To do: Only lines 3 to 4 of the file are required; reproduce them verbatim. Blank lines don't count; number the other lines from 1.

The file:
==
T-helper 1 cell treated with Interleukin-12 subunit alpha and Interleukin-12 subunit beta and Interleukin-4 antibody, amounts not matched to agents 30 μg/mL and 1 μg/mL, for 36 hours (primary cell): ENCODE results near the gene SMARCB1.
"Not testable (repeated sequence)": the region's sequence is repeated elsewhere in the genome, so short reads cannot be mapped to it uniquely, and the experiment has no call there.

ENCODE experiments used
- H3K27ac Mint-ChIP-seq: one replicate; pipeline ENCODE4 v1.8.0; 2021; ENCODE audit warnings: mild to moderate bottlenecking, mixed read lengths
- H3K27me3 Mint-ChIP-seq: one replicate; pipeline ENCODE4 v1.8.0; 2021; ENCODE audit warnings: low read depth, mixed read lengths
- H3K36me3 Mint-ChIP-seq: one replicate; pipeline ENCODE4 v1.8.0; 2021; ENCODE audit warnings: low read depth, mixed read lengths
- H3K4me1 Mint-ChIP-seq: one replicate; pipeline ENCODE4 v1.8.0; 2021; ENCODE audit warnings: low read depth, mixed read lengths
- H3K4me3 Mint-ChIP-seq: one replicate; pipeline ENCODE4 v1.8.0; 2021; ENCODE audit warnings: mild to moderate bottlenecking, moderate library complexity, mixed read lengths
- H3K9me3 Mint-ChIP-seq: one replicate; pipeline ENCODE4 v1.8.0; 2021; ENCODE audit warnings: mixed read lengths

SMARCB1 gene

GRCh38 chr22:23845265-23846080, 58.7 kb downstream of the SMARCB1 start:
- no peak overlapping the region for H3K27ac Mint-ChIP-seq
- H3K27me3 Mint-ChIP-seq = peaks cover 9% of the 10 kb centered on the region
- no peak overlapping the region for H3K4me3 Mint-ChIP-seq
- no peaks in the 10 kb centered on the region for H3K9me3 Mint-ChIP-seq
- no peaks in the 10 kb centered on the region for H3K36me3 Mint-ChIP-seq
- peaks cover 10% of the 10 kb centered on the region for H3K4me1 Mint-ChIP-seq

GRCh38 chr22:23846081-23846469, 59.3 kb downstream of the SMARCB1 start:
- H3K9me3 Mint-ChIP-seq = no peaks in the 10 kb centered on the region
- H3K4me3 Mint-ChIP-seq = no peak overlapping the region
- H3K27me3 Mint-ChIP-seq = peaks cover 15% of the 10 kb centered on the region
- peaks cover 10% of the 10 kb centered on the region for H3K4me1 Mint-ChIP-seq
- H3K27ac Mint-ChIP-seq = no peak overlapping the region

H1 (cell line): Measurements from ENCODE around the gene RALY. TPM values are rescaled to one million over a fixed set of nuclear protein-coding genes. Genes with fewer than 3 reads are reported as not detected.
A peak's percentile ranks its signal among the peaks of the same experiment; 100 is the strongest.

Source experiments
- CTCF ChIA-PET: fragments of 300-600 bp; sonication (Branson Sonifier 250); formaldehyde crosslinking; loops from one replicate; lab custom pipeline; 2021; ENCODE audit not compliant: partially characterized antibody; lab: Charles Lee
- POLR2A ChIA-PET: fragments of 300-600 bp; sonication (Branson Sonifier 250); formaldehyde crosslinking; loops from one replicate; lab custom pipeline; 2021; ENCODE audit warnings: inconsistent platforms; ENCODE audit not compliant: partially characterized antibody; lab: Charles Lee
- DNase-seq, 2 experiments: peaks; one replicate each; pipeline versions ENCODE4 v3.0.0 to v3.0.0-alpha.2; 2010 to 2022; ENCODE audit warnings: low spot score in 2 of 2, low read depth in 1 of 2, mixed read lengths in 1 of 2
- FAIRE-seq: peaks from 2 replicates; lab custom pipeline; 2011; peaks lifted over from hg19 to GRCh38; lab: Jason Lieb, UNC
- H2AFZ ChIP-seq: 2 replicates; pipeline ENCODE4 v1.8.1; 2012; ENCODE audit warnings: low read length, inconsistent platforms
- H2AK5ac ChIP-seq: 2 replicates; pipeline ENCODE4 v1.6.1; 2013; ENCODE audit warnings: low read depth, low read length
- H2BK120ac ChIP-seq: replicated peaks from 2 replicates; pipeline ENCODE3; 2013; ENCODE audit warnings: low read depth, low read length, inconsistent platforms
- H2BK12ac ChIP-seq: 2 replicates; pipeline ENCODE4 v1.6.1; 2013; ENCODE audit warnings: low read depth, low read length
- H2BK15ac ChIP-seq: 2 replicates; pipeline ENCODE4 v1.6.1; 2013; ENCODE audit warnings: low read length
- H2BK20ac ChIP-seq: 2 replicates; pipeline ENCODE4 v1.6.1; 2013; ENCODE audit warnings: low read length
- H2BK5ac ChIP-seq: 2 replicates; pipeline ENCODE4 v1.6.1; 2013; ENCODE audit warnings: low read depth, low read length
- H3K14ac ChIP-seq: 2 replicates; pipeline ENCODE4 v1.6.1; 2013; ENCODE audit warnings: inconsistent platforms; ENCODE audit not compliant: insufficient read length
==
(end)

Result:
ENCODE experiments used
- H3K27ac Mint-ChIP-seq: one replicate; pipeline ENCODE4 v1.8.0; 2021; ENCODE audit warnings: mild to moderate bottlenecking, mixed read lengths